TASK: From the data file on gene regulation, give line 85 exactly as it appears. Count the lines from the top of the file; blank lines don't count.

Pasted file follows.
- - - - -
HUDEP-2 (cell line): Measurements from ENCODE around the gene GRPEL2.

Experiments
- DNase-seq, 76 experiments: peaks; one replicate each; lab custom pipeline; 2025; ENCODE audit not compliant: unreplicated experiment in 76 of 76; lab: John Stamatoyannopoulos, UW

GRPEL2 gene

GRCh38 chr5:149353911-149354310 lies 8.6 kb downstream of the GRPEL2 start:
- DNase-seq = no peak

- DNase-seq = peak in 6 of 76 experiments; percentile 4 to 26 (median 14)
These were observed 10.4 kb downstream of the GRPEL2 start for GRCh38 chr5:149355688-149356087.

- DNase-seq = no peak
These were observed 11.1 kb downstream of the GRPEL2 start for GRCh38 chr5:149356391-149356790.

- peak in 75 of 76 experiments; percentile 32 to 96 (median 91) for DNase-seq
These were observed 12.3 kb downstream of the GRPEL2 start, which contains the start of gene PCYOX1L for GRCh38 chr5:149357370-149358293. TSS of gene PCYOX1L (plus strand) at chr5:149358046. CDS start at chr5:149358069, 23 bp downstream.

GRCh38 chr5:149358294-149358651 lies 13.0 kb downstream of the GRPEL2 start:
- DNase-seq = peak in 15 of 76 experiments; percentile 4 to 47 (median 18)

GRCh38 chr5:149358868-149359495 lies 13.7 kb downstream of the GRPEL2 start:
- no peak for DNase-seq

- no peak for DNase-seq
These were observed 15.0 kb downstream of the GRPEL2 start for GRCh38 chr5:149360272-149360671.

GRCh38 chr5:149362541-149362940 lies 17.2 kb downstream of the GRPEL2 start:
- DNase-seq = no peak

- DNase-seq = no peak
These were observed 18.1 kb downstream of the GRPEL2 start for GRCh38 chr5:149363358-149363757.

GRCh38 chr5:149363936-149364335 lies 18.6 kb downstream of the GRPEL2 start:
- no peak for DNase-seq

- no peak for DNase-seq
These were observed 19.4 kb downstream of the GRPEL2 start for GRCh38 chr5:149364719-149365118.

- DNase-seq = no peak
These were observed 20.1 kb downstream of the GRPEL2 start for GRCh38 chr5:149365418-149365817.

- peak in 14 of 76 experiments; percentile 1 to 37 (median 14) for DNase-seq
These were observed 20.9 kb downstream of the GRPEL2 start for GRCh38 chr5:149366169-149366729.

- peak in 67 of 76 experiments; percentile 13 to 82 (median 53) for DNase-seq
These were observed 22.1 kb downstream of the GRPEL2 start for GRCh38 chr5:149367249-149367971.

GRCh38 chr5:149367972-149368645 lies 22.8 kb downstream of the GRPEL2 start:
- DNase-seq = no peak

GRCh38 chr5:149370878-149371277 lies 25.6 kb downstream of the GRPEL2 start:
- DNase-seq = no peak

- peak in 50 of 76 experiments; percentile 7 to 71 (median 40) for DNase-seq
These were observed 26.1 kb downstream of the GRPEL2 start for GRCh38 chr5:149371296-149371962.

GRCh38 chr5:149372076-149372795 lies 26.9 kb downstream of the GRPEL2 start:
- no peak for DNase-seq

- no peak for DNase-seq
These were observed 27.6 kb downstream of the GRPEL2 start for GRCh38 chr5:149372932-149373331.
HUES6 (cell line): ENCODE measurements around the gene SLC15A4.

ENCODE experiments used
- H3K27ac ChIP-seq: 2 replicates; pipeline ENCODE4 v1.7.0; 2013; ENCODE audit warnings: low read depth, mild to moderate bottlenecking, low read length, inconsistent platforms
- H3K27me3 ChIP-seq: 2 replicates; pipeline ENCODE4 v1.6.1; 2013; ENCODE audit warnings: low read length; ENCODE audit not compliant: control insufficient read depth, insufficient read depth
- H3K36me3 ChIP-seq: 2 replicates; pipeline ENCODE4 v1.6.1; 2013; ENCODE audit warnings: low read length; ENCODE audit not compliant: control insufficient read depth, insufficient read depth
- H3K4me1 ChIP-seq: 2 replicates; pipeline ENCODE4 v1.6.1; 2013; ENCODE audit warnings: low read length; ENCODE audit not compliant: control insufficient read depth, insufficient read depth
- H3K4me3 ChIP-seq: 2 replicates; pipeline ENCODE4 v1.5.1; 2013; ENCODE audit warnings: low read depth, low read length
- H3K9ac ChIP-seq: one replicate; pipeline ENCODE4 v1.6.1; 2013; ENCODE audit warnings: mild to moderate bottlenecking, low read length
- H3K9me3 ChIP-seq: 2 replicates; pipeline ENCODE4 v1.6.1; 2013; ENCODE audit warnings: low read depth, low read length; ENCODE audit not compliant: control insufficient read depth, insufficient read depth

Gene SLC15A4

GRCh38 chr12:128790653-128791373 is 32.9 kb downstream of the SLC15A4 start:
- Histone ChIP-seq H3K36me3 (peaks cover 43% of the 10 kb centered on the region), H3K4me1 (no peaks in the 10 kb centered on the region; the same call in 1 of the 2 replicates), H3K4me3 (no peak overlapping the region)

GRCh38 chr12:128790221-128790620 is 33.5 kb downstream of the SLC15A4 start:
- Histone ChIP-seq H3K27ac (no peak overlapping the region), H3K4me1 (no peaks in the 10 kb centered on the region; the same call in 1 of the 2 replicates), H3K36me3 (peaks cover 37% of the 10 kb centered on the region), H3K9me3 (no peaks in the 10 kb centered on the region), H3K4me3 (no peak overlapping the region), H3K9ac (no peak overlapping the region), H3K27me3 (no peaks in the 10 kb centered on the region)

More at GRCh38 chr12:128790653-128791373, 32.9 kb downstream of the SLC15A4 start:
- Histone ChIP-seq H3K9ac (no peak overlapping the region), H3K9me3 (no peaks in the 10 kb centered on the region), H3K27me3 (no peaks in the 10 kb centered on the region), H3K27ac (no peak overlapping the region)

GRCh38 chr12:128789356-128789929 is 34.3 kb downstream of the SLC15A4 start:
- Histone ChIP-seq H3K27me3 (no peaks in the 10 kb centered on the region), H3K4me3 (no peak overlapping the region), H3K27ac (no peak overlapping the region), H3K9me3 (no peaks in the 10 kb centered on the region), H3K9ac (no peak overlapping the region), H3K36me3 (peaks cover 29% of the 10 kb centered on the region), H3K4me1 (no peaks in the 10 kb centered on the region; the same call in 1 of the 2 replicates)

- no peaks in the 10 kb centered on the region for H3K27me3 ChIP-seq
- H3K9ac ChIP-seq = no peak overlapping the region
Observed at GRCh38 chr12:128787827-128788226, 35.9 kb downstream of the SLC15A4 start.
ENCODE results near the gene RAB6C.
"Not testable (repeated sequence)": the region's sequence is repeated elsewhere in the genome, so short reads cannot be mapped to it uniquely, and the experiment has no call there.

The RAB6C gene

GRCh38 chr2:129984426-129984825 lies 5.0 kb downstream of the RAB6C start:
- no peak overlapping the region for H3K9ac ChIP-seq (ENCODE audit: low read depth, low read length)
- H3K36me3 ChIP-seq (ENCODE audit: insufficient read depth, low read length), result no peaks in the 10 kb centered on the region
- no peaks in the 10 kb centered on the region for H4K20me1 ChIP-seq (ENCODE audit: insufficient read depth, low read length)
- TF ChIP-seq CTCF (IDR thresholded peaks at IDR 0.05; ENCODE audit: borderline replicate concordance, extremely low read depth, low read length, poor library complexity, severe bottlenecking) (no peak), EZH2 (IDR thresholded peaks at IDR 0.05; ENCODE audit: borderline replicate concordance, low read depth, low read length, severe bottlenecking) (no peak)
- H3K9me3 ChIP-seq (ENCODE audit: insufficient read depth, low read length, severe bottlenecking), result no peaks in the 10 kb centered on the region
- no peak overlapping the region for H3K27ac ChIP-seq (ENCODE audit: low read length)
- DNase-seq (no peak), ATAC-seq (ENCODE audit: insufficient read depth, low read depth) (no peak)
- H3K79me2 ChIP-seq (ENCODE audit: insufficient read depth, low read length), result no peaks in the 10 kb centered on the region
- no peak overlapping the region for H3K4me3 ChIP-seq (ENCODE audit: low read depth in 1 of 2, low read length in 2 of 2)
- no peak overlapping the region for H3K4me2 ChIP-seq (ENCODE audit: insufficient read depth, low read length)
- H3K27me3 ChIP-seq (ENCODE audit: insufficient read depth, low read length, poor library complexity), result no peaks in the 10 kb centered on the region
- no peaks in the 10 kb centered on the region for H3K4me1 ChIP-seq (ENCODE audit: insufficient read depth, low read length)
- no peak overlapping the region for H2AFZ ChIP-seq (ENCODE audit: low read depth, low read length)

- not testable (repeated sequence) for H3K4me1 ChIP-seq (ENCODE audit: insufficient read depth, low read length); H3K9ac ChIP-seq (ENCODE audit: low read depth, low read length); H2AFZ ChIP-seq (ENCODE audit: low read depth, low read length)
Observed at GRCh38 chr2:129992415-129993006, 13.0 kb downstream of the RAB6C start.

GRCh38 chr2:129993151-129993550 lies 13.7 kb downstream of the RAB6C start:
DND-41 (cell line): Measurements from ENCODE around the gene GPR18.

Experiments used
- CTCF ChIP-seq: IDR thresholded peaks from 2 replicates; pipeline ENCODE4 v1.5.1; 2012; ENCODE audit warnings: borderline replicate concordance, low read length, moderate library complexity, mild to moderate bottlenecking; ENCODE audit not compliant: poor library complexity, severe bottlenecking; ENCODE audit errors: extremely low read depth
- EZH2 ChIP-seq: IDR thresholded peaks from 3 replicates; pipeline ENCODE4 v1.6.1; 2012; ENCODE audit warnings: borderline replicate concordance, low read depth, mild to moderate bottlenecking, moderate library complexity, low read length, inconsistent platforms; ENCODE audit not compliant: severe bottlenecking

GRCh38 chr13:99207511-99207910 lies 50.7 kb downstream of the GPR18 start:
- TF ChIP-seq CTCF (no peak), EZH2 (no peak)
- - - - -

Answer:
Experiments used